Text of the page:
When I first heard “Blackbird” on an AM radio station in 1969, I focused on the birdsong
in the background at the end of the tune. I did not recognize the sounds as ones a red-winged blackbird, a bird which I heard and saw often as a child, would make. I learned later that the two birds are very different. McCartney’s blackbird, which sang at night, is more closely related to our Northern Mockingbird, the only bird that I have ever heard deliver a melodious concert in the dark..
Red-winged Blackbird song:
Northern Mockingbird singing at night:
"Blackbird,” a song by the Beatles from their double album, The Beatles, known as "the White Album,” was recorded on 11 June 1968 at Abbey Road Studios, a solo performance with McCartney playing a Martin D 28 acoustic guitar. The track includes recordings of a male common blackbird singing in the background.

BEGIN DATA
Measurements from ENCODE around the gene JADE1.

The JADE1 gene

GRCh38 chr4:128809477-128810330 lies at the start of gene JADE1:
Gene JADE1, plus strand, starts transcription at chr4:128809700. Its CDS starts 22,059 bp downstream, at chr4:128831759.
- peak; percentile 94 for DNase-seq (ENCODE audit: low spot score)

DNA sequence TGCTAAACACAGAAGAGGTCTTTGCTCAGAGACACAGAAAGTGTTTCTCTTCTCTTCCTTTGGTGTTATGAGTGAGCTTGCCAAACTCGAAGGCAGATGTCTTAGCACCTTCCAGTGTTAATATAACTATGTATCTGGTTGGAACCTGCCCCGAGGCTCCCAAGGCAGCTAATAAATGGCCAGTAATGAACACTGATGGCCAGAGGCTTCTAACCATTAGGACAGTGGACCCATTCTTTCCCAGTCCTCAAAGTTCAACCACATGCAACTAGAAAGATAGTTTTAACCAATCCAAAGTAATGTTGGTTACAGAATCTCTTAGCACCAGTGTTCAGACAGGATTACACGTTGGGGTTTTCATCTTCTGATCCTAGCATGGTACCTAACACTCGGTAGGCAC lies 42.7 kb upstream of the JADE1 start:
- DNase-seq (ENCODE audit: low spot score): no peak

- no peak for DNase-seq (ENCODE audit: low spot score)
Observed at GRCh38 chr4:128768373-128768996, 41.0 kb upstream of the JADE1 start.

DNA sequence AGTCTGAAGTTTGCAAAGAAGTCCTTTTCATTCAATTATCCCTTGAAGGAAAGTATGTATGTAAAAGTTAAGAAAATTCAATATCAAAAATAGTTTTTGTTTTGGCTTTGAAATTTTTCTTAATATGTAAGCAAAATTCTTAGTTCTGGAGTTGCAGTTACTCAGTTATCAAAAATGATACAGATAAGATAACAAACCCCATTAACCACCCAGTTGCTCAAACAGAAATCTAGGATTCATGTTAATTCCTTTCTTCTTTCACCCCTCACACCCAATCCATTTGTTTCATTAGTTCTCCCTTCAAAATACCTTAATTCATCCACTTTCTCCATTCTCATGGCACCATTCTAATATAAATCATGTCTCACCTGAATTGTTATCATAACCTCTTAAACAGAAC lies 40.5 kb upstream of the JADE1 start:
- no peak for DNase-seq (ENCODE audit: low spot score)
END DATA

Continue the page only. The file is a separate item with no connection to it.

The common blackbird (Turdus merula) is a species of true thrush, is all black except for a yellow eye-ring and bill, and has a rich, melodious song. This bird is very distantly related the American Red-winged Blackbird, which is not a thrush. A better comparison in both appearance and song is to the American Robin.
American Robin song:
Locally, we have a wide variety of black bird species: the common crow, the fish crow, the common grackle, the boat-tailed grackle, the brown headed cow bird, and the starling. Larger black birds include the anhinga, double-crested cormorant, American coot, black vulture, turkey vulture, smooth billed ani, snail kite, black skimmer, and black rail. All of these birds are initially seen as predominantly black, but a closer examination reveals a variety of colors from purple, blue, brown, bronze, to gray that emerge from the feathers to create an amazing palate.
Watching the day-by-day creation of Lynn’s recent watercolor of a male grackle offered dramatic testimony that black is only one color of many the grackle displays.